The first twenty years of my photographic life were spent with black and white film. Finding your subject, you set one or two camera functions, composed the photograph, pressed the shutter and moved on to the next photograph. If the subject was static and you had time, you “bracketed” your photograph, that is, you took several pictures varying the exposure. If the subject was a portrait, you took a few because she or he may have blinked. But every photograph cost money and you never wasted film.
After you had finished the film roll, you went to the darkroom and processed it (or “souped” it as we used to say.) Washing the film, you hung it to dry. Then you cut it in strips of five negatives.
Now the excitement started building. You placed the strips on a sheet of photographic paper, exposed it under the enlarger, and developed the paper by immersing it in a tray filled with Dektol, a developer. You held your breath under the dim red light of the darkroom as the pictures magically came alive on the paper. This was the contact sheet.
Seeing the result of your work on the contact sheet was the most exciting moment, the moment of truth, the revelation of surprises. Here was the essence and joy of photography. “Expose for the secrets, develop for the surprises!”
Fast forwarding, the second twenty years of my photographic life have been digital, accompanied by remarkable benefits – no film costs, no messing with chemicals, and no prints to store.
But digital has its distractions. For example, chimping, the habit of checking the back of the camera every time the photographer takes a picture.
The term derives from what happens afterwards. The “oohs” and the “aahs” and the gesturing towards friends to look – I guess it (unkindly) reminded someone of chimpanzee behaviour!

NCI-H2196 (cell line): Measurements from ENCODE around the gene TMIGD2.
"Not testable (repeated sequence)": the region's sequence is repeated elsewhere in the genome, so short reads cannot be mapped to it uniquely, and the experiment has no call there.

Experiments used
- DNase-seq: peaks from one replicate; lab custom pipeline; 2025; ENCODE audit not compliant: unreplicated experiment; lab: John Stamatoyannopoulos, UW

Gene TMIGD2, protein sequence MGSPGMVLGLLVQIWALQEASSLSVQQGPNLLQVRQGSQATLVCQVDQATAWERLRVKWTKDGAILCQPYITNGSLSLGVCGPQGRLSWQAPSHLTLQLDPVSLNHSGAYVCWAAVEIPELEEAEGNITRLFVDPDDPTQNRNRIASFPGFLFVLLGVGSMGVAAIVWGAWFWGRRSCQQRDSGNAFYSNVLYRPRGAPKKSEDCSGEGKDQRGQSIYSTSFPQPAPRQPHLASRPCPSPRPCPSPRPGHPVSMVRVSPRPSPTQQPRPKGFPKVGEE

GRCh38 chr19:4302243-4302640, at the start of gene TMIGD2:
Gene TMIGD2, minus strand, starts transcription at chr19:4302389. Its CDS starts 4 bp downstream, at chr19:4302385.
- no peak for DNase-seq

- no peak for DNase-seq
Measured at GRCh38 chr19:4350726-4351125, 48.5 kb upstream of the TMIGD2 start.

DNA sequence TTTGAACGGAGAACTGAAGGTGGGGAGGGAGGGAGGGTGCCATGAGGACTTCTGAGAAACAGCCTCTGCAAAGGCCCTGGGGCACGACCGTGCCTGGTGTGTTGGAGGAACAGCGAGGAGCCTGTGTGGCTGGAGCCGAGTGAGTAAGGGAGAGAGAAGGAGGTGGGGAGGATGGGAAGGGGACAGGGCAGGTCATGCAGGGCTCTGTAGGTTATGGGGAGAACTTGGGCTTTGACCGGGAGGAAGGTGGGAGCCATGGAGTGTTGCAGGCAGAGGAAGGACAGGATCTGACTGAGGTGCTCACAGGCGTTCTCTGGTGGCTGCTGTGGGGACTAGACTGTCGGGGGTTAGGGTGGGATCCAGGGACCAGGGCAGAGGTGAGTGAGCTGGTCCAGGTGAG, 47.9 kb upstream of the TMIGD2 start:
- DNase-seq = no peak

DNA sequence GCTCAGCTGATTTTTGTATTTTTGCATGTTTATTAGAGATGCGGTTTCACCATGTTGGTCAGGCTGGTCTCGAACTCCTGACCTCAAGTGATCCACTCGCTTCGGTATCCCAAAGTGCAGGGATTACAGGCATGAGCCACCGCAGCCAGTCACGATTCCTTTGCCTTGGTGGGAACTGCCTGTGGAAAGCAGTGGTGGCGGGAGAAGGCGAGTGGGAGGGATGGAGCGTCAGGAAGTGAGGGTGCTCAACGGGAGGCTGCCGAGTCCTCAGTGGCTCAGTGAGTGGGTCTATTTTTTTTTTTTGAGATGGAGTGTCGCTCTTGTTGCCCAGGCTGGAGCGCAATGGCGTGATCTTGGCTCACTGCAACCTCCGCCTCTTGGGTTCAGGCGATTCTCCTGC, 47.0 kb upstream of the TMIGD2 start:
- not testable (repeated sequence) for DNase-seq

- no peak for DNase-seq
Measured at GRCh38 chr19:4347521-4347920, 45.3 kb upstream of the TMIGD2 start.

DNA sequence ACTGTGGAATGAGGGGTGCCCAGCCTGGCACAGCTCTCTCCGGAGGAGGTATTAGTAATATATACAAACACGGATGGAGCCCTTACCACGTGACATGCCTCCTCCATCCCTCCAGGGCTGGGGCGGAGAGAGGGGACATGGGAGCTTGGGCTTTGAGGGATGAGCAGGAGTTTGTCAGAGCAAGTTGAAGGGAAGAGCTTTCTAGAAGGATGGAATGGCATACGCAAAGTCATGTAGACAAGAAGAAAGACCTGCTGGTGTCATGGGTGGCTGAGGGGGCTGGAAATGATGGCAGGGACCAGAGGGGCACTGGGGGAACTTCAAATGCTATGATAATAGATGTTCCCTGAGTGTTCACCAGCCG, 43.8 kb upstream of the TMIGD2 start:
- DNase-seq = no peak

My complaint with chimping is that it distracts my attention from the subject at hand. It takes half a second or less for a bird to take flight, and I will miss it if I check the last picture I took. Also, running the display unnecessarily consumes battery.
But my biggest issue is that chimping takes away the surprise and joy of photography.
So I have turned off the automatic display on my camera back, and use it only if I really need to check something for correctness– the exposure, focus or composition.
Another digital problem is shutter diarrhoea. You keep taking pictures – “spray and pray” – because you think one will come out right. After all, it's free, isn't it?
Wrong. You get a good picture because you thought about it, because you can compose it, because you understand photographic technique.
Then there are those who think they can take a sloppy picture and fix it later in software. But if you underexpose a photograph, no matter how much Photoshop you apply, it will not have the sparkle of a correctly exposed photograph. The same goes for out of focus or badly composed photographs.
Still, I love digital photography. I don't have to worry about chemicals. And I can take pictures I could only dream of taking with film. Just don't ask me to start chimping!
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